Alison Lennon1

1, UNSW Sydney, Sydney, New South Wales, Australia

Photovoltaic (PV) systems are increasingly being used to harvest solar energy for increased sustainability. Because solar energy is ubiquitous, electricity can be generated closer to where it is required, thereby reducing transmission costs and losses and diminishing our reliance on traditional fossil fuels. Photovoltaic generators can come in the form of large-scale solar farms or small-scale systems integrated within the built environment. Either way it is more economical to use power closer to where it is generated. For example, many freeways have large noise minimising facades on the sides of the freeway. These, surfaces like residential roofs, can be used to harvest solar energy for the purposes of lighting, tunnel ventilation and electric vehicle charging.

However PV generators can exhibit high-frequency variations in their power output due to the intermittence of illumination. These variations can reduce the power quality and reliability in mini or micro-grids due to the reduced synchronous inertia. Energy storage can be used to address these issues by decoupling generation from demand. In addition to enabling load shifting, stored energy can be used to reduce the ramp rate of generated power and also improve power quality by reacting to detected frequency variations when the PV inverter connects to the grid. However, these latter fast frequency responses require that the energy storage system can be charged and discharged quickly and is capable of many cycles to be cost effective.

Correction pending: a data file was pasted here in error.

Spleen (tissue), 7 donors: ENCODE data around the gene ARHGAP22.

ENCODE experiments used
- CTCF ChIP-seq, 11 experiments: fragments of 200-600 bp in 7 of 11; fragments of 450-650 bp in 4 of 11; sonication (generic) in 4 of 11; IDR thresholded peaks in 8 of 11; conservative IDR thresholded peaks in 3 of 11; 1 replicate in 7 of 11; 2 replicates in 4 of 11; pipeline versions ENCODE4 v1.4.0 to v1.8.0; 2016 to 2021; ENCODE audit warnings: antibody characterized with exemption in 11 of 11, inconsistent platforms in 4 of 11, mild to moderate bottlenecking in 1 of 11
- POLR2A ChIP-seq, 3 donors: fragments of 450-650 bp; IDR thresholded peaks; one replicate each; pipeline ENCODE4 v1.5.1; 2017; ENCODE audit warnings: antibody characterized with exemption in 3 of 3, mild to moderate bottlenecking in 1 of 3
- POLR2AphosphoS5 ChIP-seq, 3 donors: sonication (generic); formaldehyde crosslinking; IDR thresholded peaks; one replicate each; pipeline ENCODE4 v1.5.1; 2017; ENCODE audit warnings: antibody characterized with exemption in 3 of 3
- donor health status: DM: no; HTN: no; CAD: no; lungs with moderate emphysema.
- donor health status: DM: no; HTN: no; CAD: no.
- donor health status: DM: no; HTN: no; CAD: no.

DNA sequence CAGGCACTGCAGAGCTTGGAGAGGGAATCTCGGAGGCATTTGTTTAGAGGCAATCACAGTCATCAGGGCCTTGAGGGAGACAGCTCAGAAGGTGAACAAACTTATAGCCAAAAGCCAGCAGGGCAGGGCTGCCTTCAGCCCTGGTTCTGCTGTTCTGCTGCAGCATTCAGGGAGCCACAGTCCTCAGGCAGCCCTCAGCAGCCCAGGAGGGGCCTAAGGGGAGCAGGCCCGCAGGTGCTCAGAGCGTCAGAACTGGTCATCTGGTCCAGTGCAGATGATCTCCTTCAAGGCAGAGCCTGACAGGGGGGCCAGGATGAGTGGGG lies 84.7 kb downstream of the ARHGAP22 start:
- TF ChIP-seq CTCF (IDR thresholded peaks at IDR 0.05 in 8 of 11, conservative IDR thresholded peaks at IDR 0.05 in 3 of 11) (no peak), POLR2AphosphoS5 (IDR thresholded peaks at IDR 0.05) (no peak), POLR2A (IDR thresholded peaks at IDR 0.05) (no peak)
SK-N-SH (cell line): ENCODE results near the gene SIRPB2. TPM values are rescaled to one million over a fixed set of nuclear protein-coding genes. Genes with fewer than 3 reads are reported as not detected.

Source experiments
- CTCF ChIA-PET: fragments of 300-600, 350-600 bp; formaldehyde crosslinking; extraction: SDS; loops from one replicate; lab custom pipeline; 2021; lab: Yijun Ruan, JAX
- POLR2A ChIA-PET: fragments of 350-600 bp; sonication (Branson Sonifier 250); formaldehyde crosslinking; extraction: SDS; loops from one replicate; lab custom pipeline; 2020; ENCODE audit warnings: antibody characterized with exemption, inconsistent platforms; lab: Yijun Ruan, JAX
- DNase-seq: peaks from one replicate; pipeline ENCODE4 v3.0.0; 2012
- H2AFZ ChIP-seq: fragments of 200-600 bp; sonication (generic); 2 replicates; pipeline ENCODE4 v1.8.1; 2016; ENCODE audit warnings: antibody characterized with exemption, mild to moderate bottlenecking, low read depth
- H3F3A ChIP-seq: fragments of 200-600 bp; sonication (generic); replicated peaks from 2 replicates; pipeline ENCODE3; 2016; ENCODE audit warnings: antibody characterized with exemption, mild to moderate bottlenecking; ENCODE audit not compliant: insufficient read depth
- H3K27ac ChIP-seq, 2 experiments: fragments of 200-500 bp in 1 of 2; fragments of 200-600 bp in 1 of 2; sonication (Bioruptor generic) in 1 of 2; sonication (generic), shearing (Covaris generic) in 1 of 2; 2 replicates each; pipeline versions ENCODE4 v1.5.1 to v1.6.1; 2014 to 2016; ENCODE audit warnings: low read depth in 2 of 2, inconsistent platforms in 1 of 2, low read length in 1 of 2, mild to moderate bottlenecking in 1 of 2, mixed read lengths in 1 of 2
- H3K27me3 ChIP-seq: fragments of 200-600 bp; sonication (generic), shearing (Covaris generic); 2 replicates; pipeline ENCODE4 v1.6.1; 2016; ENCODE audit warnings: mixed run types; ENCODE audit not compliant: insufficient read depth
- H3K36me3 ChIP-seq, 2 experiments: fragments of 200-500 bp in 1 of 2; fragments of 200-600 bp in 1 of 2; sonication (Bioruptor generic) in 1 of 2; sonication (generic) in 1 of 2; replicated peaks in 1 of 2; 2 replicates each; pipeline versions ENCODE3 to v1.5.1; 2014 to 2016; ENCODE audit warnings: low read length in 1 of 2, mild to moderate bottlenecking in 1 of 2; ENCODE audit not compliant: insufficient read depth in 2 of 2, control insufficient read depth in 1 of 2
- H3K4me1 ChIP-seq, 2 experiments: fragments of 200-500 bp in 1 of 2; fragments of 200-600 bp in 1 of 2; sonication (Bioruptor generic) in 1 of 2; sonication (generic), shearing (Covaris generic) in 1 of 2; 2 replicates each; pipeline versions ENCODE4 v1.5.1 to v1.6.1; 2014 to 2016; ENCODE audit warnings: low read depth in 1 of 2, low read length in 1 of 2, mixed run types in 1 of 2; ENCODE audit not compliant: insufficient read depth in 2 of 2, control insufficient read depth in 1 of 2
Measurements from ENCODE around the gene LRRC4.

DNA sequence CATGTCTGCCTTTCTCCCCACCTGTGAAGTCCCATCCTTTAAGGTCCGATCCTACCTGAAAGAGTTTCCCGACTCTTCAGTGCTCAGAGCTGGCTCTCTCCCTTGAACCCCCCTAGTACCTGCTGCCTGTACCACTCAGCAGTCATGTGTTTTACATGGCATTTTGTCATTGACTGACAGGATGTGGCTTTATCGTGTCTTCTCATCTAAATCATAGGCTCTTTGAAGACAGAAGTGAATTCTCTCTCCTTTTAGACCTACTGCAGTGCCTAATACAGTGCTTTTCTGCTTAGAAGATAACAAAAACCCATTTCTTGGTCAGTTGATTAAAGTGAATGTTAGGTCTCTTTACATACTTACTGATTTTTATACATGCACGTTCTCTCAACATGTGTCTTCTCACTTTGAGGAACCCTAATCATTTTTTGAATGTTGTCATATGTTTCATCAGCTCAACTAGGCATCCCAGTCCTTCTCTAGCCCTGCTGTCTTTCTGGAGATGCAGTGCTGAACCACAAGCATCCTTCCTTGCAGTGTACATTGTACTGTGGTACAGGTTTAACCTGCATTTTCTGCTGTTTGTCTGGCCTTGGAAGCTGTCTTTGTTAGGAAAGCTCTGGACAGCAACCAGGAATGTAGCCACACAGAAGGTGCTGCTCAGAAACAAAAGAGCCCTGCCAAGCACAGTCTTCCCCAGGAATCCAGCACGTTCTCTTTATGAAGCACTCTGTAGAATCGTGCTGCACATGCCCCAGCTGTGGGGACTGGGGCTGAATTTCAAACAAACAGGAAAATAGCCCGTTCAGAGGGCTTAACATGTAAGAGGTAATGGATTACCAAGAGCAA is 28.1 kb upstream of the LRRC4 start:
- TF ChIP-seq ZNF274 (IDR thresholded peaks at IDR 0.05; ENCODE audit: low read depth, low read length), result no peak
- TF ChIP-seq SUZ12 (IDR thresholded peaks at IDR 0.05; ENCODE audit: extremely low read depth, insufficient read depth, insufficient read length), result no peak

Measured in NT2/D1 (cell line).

This paper will discuss the potential of integrating electrochemical capacitors capable of fast charging and discharging with the electronics of PV inverters or module-level power maximisers. With the increased availability of internet connectivity, the power buffering provided by these fast responding storage systems can be tuned according to expected shading events and/or external control systems for increased efficiency and power quality. Reliable local power can make possible a range of distributed power applications and allow higher PV penetration levels.